“People let me tell you I work hard every day I get up out of bed, I put on my clothes ‘Cause I’ve got bills to pay Now it ain’t easy, but I don’t need no help I’ve got a strong will to survive I’ve got a deeper love, deeper love inside.”
We are now deep in the winter doldrums, when some mornings it is tough to just get out of bed in the morning, let alone get to work. Even without the political turmoil of our times and uncertainty of our future, it is a difficult time of year to find motivation to get moving.
I noticed that there was little talk of New Year’s resolutions and I think that is because we would all just like things to go back to “normal.” I am not sure that we can go back, but I do know we can move forward. It will, however, take more courage and perseverance than “normal.”
The next few posts I am working on will drop some of the “heavy” science and philosophy stuff I have been talking about lately and focus more on practical and mental health issues that we face at the beginning of a new year. I, myself, have lived through times that only a strong desire to overcome my situation was the only thing that got me up in it the morning. I would not stop fighting for a life of my own.
Your life is worth fighting for – now – this moment, this day. Don’t let these difficult times let you forget that.
This morning, on a Facebook philosophy page, I saw the following post: “The concept of Death makes the entire human existence meaningless.”
I believe our culture’s loss of life’s meaning comes from the Existence vs. Essence debate we have covered earlier, but I wanted to add another thought about our physical existence that might lift some spirits.
When one thinks of the odds of life happening for anyone it is truly amazing. From the size of the universe, the distance between the stars, the odds of a planet forming that can support life, the eons of evolution, the DNA that managed to form us out of countless combinations, and then surviving the birth process when so many pregnancies end in the womb. The odds against us existing at all are astronomical. Yet, here we are.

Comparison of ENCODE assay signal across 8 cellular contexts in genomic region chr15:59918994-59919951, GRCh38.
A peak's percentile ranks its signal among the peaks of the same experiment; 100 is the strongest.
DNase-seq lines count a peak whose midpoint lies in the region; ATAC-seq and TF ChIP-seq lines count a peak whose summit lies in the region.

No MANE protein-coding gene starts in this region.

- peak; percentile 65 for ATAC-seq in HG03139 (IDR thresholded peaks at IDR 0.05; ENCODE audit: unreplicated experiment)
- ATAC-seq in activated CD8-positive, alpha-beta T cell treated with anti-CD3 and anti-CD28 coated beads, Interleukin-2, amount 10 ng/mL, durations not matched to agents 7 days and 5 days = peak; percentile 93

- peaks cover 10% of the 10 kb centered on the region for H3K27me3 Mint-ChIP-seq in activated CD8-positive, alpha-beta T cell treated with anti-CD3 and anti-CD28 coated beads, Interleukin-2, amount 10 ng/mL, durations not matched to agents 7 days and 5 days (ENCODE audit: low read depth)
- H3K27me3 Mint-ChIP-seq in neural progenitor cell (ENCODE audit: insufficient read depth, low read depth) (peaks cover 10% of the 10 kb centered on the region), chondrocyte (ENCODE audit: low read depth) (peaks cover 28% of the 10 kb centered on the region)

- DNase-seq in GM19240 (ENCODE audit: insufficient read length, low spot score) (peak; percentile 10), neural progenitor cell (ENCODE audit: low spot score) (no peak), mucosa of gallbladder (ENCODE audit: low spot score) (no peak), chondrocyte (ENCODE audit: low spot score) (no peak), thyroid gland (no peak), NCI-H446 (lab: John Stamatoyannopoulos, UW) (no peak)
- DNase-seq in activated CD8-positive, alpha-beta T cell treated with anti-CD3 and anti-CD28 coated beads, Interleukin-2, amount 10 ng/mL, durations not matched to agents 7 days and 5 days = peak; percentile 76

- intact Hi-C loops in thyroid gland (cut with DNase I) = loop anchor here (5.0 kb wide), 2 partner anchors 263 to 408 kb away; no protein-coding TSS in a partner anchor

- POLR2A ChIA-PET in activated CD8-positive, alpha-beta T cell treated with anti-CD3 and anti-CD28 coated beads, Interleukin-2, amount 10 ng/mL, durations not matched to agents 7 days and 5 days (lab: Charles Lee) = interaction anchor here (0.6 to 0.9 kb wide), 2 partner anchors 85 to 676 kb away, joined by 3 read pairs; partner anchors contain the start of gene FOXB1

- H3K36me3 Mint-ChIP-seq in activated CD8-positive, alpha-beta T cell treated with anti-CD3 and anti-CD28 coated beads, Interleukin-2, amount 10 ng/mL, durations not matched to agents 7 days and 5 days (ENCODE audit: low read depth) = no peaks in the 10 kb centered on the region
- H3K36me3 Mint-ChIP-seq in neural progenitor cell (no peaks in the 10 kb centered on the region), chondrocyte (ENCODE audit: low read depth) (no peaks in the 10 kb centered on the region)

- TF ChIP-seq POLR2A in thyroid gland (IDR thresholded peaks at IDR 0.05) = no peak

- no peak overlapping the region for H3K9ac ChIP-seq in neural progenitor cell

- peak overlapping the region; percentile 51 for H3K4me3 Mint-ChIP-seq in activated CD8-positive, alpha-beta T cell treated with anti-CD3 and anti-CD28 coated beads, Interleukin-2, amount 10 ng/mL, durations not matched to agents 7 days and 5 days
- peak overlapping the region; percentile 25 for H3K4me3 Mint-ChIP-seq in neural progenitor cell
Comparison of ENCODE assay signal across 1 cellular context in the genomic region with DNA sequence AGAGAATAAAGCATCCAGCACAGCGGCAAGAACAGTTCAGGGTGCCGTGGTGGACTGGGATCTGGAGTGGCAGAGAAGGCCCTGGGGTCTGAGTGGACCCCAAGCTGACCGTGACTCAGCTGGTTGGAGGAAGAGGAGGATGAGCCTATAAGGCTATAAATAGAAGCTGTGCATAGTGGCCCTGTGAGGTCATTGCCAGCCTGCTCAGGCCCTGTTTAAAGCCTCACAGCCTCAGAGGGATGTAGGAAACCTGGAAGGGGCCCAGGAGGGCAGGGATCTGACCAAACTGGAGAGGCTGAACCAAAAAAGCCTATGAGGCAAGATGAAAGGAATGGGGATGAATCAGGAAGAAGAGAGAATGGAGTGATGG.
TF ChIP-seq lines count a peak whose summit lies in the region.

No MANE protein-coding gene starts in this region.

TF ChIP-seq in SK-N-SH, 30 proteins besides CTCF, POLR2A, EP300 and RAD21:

Life is always an extraordinary event in the Universe. Celebrate your life.
The Heat Death of the Universe was first proposed by Lord Kelvin in the late 19th century. It is a conjecture that the universe is expanding and will continue to expand until all the thermal energy of the universe is expended causing all physical processes to cease.
This faulty and uninspiring mental image of the universe has been a part of the cultural milieu of the scientific community for so long that it has become a part of the popular culture’s understanding of Reality and is rarely challenged.
This apocalyptic vision originated from the observation of physical and chemical processes under specific, local conditions and then extrapolated to include the fate of the entire universe.
“It’s just the abyss, dear. Try not to gaze into it”
We call this kind of analysis empiricism, which is a bottom-up approach to knowledge. While empiricism is a powerful scientific tool, it has its limitations.
the theory that all knowledge is derived from sense-experience. Stimulated by the rise of experimental science, it developed in the 17th and 18th centuries, expounded in particular by John Locke, George Berkeley, and David Hume.
Physics gives us knowledge when observing concrete (physical), local systems. We can control and submit these local systems to scientific experimentation. We fail sometimes to realize how little we can observe about the universe. From our tiny perch on this small planet whirling about in the vastness of space what can we really know for certain about the fate of the universe?
The concept of essence is so fundamental to how we view our individual existence that it not only affects our understanding of how we came into the world and how we will leave it, it also affects how we order and live our lives. How we arrived at this divide requires a look at the historical development of ideas concerning our experience of reality.
Culture is a catch-all word that encompasses a great many categories and ideas about how human beings live. On one level, culture is about what we do every day. For example, if we leave our homes to go to work our culture is about why we go to work, how we go to work, what we wear to work and what we do at work. Our behavior and attitudes towards work are part of our culture.
Another meaning of culture is the art and ideas that a group of people produce. To be cultured, means one is familiar with and understands what is considered the best of one’s culture.
On a more abstract level, culture explains who we are as well as our individual roles in society. A stable culture offers explanations of itself to us that are consistent and understandable. To do this effectively it must answer three fundamental questions about human life:
Who are we? Where did we come from? Where are we going?
An example of a cultural response to these questions is the Baltimore Catechism. It was the text used to teach young Catholics about their faith. As you can see, the first few questions from the very first chapter answers these questions in a clear and straightforward manner: